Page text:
The red-hot Houston Rockets had no problem devouring the still-struggling Los Angeles Lakers Tuesday night, as they cruised past them 125-112, becoming yet another team to exploit the Lakers’ surprisingly weak defense.
The star of the game was Rockets shooting guard James Harden, who put in 31 points to go with six rebounds and nine assists. The Lakers had no defense against Harden, who managed to hit jumpers and get to the free-throw line all night. Any attempt to reel him in was a lost cause.
But while the Lakers’ defense is notably atrocious lately, they shouldn’t be hanging their heads in shame just because they were unable to stop Harden, if only because it’s been the same way for every other team in the league. Harden has been an absolute scoring machine lately, carving up opposing defenses with his amazing ability to drive to the basket.
If Harden decides to take it to the hole, the odds are more than likely than he’s either going to score or draw a shooting foul, wherein he will almost certainly make both free throws. The fact that he’s also a reliable shooter who seems to be improving his stroke gradually as the season progresses certainly doesn’t hurt either.
Harden’s 26.6 points per game currently places him fourth in the league behind Kobe Bryant, Kevin Durant and Carmelo Anthony. Harden’s ability to put up tons of points was made apparent in the Rockets’ first two games, when he put up 39 against the Detroit Pistons, followed by 42 against the Atlanta Hawks. That pair of performances immediately erased any doubt that Harden was not only capable of being a starter, but that he was one of the premiere two-guards in the league.
The thing is, after that quick start, Harden went through a stretch where he was slightly underwhelming. He was still scoring at an impressive clip, but his shooting was down and he wasn’t looking like the unstoppable force that he was during those first two games. In the past month or so, however, Harden regained his offensive mojo and has become one of the scariest players in the league when it comes to putting points on the board.
Harden has managed to top 25 points in 13 consecutive games, as well as 16 of the last 17. Stopping him from getting to the basket is becoming an increasingly futile effort. What’s more important than Harden’s scoring numbers, however, is that the rest of the team is scoring with him, as the Rockets lead the NBA in points per game. Harden’s impressive 5.3 assists per game illustrate that he doesn’t just make plays for himself; he gets everyone involved. His effect on the offense goes far beyond his own numbers; he makes everyone else better.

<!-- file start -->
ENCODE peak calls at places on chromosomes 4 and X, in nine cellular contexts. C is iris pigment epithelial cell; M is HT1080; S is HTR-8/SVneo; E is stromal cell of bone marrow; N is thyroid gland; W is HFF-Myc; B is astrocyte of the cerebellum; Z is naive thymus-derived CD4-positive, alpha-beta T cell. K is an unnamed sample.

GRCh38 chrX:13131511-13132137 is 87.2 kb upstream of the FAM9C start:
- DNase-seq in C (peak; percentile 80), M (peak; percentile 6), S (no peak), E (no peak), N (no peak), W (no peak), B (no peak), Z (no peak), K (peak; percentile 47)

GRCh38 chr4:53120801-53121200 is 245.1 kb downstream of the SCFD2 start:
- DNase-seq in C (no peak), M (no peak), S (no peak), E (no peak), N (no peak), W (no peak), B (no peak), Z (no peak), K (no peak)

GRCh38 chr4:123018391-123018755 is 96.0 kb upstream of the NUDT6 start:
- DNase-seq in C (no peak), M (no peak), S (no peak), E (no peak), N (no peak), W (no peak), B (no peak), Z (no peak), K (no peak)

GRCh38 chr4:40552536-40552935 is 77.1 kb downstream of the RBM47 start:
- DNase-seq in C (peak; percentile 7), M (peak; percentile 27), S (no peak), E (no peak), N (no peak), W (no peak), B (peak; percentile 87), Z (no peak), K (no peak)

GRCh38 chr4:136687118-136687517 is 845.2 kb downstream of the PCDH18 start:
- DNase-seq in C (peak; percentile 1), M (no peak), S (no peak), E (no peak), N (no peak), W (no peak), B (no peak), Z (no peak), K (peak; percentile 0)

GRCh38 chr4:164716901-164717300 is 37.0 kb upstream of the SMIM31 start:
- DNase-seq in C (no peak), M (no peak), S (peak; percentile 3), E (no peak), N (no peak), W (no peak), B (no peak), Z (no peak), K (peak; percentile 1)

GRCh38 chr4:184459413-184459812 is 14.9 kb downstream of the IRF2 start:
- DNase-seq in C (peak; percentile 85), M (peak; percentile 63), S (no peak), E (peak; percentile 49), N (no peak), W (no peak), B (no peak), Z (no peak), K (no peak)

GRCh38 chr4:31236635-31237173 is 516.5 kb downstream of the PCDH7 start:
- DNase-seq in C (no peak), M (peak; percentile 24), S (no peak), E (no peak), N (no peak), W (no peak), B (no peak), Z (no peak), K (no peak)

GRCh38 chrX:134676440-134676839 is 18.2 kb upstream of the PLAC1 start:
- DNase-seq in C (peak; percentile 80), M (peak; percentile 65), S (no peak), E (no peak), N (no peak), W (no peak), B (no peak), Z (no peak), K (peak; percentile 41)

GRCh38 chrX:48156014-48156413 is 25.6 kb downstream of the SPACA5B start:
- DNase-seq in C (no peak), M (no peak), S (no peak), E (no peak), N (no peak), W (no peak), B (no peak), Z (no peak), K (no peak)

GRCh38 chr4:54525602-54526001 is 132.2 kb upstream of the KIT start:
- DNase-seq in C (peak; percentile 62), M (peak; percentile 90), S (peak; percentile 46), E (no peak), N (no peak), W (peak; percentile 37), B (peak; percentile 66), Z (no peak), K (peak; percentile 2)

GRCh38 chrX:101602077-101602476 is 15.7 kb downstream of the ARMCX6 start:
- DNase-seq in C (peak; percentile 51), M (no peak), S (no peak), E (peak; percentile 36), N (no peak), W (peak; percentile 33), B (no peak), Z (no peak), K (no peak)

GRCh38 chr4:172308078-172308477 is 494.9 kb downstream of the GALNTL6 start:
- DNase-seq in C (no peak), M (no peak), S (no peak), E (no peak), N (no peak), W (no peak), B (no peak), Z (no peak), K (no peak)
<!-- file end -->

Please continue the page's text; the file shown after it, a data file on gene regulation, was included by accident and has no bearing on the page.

But how do we put these numbers in context? Well, Harden is the best player on a winning team that has no other superstar players, which should put him right up there with his former teammate Durant as one of the best players in the league. He was already going to be an All-Star, but with the latest push, he’s become part of the Most Valuable Player race. Should he be ahead of Durant or LeBron James? No. But he definitely belongs in the discussion.
It’s not just that Harden is scoring, or that he’s doing it efficiently; it’s that he’s carrying such a young, unproven team to such success. Yes, there are some talented players on the Rockets, but none that could carry a team.
Jeremy Lin has great stretches, but he’s too inconsistent and too turnover prone. Omer Asik is a great rebounder, but he can only score at the rim. Chandler Parsons and Marcus Morris both have potential, but neither has fully realized it yet.
There’s a fair amount of talent on this roster, but Harden is the one who puts it altogether. Harden’s role on this team is similar to what Dirk Nowitzki did on the 2010-11 Dallas Mavericks; in each situation, a superstar player acted as the galvanizing force that turned a group of talented-but-not-elite role players into something greater than the sum of its parts.
The thing is, Nowitzki was a 13-year veteran that year. Harden is only in his fourth year, which suggests that he still has some time to grow–both as a leader, and as a player. It’s doubtful that he’ll be able to carry the Rockets to the heights than Nowitzki carried that Mavs team, but he has the potential to make such a run in the future.
In the meantime, Harden can’t be given enough credit for what he’s given the Rockets. Before they traded Kevin Martin to the Oklahoma City Thunder for Harden, they were widely considered to be one of the worst teams in the Western Conference, as many experts picked them to finish 14th or 15th in the West.
When Harden arrived, they instantly became a scary team and a likely playoff team. A year ago, people were questioning whether or not Harden could be effective outside of a sixth-man role.
Now, the question is whether or not he could become the best player in the league.
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